The motion to debate hudud for Selangor has been withdrawn from the State Legislative Assembly but the gamesmanship between PAS and Umno over who is a bigger champion of Islam is likely to grow more intense.
There was relief all round when Barisan Nasional decided to pull back their motion to debate the prospect of hudud in Selangor.
Many Selangoreans were unhappy when Kamarol Zaki Abdul Malim, the Sungai Air Tawar assemblyman, submitted the hudud motion last week and the Chinese vernacular papers, who see themselves as the watchdog of Chinese cultural rights, had been going to town on the issue.
They could see that it was Umno’s way of saying that it is just as Islamic as PAS. It was about Umno testing PAS’ sincerity over the question of hudud – whether the PAS’ push for hudud is about the faith or about holding on to political power in Kelantan.
The Umno contention was that if it is really about the faith, then PAS should not stop at Kelantan and it should also consider implementing hudud in Selangor.
In other words, what’s sauce for the goose is sauce for the gander. Umno was also telling PAS that if it wants Umno’s support in Parliament on the hudud Bill, then it should show support for Umno’s motion on hudud in Selangor.
The opinion among many non-Muslims is that the gamesmanship between PAS and Umno is getting too much and that Islam should not be politicised this way.
But just as many people were upset with Selangor Speaker Hannah Yeoh when she announced that she was allowing the motion.
If she knew that Umno is playing “a game” as it has been called, then why allow it to be played in the House?
It left many wondering if she was also into the gamesmanship thing.
The Speaker’s justification for allowing the motion was that she wants to be fair and that the issue should be discussed in the House rather than have “everybody talking about it outside”.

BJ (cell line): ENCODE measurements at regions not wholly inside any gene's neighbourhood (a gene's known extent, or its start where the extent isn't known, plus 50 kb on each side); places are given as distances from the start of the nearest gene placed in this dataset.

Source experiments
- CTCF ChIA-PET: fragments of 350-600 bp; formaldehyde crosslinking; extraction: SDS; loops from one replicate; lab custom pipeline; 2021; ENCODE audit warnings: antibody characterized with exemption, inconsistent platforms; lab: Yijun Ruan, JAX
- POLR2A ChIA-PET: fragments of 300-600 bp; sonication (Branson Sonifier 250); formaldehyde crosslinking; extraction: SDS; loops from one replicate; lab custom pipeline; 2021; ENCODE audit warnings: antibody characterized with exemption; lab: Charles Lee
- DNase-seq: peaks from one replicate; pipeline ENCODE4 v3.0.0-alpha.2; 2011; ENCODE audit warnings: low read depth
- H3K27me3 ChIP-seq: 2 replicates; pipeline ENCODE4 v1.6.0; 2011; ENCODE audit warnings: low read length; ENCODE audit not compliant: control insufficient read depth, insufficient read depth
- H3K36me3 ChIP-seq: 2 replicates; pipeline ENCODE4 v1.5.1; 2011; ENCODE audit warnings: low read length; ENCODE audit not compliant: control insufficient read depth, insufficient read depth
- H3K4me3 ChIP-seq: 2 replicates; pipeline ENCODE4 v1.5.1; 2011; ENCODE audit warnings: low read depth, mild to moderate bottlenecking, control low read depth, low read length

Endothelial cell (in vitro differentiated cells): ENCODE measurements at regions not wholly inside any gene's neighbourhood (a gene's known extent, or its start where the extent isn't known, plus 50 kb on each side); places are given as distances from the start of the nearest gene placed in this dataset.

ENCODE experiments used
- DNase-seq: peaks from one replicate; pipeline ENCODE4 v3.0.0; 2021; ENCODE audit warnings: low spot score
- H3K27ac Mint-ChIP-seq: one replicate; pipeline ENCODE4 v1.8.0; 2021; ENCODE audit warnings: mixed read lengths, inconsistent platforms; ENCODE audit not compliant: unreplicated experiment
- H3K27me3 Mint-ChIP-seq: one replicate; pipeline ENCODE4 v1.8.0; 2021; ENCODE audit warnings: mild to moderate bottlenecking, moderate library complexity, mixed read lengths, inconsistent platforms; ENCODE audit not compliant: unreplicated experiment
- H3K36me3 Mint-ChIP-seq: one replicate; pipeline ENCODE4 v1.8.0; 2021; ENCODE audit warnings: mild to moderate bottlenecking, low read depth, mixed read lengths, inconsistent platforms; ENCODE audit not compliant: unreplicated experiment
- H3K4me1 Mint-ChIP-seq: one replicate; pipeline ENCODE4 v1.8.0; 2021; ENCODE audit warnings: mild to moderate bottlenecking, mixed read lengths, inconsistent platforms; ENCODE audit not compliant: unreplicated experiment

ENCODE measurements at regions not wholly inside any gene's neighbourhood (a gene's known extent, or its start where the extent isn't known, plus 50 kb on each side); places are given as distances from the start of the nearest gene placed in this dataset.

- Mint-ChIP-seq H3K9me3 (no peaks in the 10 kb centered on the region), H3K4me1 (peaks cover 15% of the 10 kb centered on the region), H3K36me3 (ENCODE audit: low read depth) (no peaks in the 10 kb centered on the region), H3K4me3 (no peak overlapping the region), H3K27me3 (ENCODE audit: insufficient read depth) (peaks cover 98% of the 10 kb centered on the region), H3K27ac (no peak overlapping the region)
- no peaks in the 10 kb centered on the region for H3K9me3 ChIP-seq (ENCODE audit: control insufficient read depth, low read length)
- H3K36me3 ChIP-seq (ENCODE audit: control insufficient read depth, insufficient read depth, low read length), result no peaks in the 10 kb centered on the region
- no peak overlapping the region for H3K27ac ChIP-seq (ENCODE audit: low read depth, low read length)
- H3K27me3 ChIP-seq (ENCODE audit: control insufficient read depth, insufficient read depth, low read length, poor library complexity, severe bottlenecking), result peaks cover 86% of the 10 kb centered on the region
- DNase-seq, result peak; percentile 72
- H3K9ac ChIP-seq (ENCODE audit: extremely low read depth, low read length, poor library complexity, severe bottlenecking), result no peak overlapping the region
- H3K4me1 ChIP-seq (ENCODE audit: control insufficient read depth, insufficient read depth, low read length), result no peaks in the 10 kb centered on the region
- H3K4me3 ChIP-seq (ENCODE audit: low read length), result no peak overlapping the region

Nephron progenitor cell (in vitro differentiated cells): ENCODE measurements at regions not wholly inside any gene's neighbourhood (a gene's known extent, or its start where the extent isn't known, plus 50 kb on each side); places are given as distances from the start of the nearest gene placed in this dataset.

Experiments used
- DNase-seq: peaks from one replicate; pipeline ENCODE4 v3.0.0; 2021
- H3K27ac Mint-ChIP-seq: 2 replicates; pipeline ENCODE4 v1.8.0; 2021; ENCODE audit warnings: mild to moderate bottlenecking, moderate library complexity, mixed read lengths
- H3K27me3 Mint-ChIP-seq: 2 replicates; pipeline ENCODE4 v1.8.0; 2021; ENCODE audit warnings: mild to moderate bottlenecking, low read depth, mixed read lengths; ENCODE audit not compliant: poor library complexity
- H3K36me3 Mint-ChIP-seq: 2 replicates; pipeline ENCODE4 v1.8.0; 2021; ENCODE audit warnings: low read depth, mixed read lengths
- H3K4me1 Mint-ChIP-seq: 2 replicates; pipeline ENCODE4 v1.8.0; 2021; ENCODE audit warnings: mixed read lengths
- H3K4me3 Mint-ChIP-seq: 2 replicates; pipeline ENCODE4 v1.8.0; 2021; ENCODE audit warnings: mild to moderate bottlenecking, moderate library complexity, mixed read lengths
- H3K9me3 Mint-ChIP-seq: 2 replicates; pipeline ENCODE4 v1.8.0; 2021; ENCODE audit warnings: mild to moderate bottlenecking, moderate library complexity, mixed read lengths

The “fair” part is good but people will go on talking regardless of whether the motion is on or off. In fact, the debate outside would get even louder if the motion went on in the State Assembly.
The sophisticated Selangoreans could see that she was playing politics like everyone else.
The Speaker is from DAP and the perception was that allowing the motion would allow the DAP assemblymen in the House to voice their opposition, to show that they are against hudud.
She should have put her foot down and nipped the whole in the bud.
State government sources said that Mentri Besar Tan Sri Khalid Ibrahim had been quite upset about the hudud motion.
Yeoh had apparently not informed his office about the move.
Technically, she is not obliged to inform him but social conventions call for it. It is what is known as a matter of courtesy.
Yeoh is still quite new to the job and, thus far, she is still in the shadow of her predecessor Datuk Teng Chang Khim, who is a seasoned lawyer and assemblyman.
It is no secret that relations between the Speaker and the Mentri Besar’s office have been tense following the Bible seizure issue.
Yeoh, who is a vocal Christian, had blamed Khalid for not pushing the matter whereas Khalid’s office suspected that she instigated several junior assemblymen to criticise the state government on the Bible issue.
Relations between Yeoh and the Mentri Besar’s office plunged further following talk to amend the Standing Orders so that the Mentri Besar or State Exco Member could be referred to the powerful Privileges Committee if they did not answer questions raised in the State Assembly.
State government sources said that despite claiming that she wanted to be neutral and fair, Yeoh had been part of a meeting on the State Assembly sitting where the assemblymen who attended were asked not to allow the hudud motion to be passed and where she allegedly suggested the grounds for rejection.
The sources also indicated that she had made inquiries with the Selangor Palace before deciding to allow the motion to be tabled.
Neither side has really scored any real point on the matter.
But Yeoh, by allowing the motion, may have unwittingly set a precedent for her counterpart in Parliament when PAS tables the Private Members’ Bill later this year.
“DAP may have lost the moral authority to pressure the Speaker of the Dewan Rakyat not to allow the motion. She (Yeoh) has opened the gate and the next state to follow will probably be Kedah. I am talking about a domino effect,” said a Penang lawyer who has been following the developments.
The lawyer pointed out that if Yeoh had stopped it in Selangor, she would have set a precedent of sorts in safeguarding the Constitutional rights of Malaysians.
In the meantime, the hudud gamesmanship between PAS and Umno will intensify as each tries to appear holier than the other. The views expressed are entirely the writer’s own. JOCELINE TAN The STAR Home News Opinion Analysis 14 June 2014